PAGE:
Australasian Cinema > films > Hotel Mumbai
Hotel Mumbai (Anthony Maras, 2018) Dev Patel, Armie Hammer, Tilda Cobham-Hervey; dramatisation of the 2008 Mumbai terrorist attacks on the Taj Mahal hotel
The true story of the Taj Hotel terrorist attack in Mumbai. Hotel staff risk their lives to keep everyone safe as people make unthinkable sacrifices to protect themselves and their families.
The shootings in Christchurch, Friday 15 March 2019, would have had a negative effect on the box office, which was, nevertheless, AU$3.3mill.
Who’s to blame for popularizing reenactments of real-life terrorist attacks? Should we point the finger at United 93 director Paul Greengrass, or maybe Steven Spielberg’s morally gray Munich a year earlier? The entire genre traces back to Gillo Pontecorvo’s game-changing The Battle of Algiers in 1966, which challenged our ideas of on-screen realism by posing as a cinema vérité newsreel. Even so, such re-creations didn’t become chic until after 9/11, when action movies in which folks such as Sean Connery and Arnold Schwarzenegger saved the day from terrorist plots gave way to those in which successful attacks became the focus.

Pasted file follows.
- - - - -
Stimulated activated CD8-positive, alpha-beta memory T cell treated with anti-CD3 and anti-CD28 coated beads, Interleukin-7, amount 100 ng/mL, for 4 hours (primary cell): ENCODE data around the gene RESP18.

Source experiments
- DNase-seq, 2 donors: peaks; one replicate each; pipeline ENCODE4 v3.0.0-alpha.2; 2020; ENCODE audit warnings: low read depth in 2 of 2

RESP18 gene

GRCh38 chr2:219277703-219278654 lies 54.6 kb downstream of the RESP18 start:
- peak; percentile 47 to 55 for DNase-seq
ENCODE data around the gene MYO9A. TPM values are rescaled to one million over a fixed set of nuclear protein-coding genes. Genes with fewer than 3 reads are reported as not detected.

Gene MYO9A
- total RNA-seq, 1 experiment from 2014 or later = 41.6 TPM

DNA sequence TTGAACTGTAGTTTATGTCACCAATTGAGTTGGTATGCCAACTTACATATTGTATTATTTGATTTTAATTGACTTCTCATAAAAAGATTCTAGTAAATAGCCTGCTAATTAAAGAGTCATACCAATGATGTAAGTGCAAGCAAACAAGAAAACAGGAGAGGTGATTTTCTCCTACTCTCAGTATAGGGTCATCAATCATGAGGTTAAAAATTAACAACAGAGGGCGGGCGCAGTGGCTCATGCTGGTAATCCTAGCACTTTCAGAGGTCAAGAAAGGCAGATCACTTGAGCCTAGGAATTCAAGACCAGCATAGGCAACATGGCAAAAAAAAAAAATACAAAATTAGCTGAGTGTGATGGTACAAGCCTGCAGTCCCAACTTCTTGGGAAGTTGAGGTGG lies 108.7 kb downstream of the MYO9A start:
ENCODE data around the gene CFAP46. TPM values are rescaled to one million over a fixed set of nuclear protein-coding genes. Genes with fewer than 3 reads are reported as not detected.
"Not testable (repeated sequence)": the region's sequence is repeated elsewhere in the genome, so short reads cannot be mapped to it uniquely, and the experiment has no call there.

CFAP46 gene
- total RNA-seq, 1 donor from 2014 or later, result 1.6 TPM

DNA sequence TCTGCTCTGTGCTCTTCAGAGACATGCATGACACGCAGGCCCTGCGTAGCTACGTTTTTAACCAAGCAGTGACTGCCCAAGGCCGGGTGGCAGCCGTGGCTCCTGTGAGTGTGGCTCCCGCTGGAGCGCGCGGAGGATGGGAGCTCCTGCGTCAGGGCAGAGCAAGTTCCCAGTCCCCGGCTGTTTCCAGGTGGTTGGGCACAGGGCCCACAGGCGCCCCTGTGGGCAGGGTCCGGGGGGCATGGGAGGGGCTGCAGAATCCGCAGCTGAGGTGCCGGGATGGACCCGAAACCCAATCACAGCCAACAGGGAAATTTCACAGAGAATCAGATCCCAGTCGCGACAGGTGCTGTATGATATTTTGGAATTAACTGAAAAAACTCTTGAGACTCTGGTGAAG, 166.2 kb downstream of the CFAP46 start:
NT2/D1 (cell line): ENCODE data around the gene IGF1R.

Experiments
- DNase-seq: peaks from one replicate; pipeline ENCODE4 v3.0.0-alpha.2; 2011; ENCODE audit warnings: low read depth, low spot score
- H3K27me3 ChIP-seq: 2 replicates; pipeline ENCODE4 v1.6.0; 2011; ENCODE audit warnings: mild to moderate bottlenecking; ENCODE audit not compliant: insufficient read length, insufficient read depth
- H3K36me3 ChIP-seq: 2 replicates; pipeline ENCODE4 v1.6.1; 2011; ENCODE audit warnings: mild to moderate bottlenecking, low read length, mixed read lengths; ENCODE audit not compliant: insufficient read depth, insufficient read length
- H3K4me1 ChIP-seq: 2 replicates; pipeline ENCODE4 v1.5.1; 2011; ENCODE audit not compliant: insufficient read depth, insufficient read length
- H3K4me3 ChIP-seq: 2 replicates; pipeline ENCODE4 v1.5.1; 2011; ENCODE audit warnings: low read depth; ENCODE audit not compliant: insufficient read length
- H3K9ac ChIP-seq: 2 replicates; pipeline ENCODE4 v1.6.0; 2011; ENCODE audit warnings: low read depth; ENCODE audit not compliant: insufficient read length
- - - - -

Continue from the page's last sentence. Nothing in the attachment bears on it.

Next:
There’s little doubt that Hotel Mumbai director Anthony Maras has seen all these movies and then some, although what’s not so clear is why he felt compelled to tell the story of the 2008 Mumbai attacks — a series of twelve separate terror incidents that culminated in the bloody siege on the Taj Mahal Palace Hotel, where the bulk of the film takes place, and where stars such as Armie Hammer and Dev Patel mix with unknowns to portray how real people reacted to those events. Sitting through the harrowing events again nearly a decade later could hardly be described as entertainment, and the film plays to many of the same unseemly impulses that make disaster movies so compelling, exploiting the tragedy of the situation for spectacle’s sake. Here, Maras’ intent seems to be a chance for audiences to consider that universal question: “What would you do if you found yourself in the same situation?” Peter Debruge, Variety.
While I will understand when some people respond to the 'let’s solve racism road trip' simplicity of Green Book, I actually found the racial politics of Hotel Mumbai much more problematic as it centers white characters in this terrorist attack, casts them with recognizable faces, and then expects us to care about them more than the dozens of Indian extras getting shot in the background just because. Yes, there is also an Indian-born lead in the always-solid Dev Patel, but the biggest problem with Hotel Mumbai is that it is brutal and harrowing and problematic without ever feeling artistically rewarding. You can punish me for two hours, but there needs to be a reason to take the punishment. Brian Tallerico.
Garry Gillard | New: 7 February, 2017 | Now: 20 November, 2019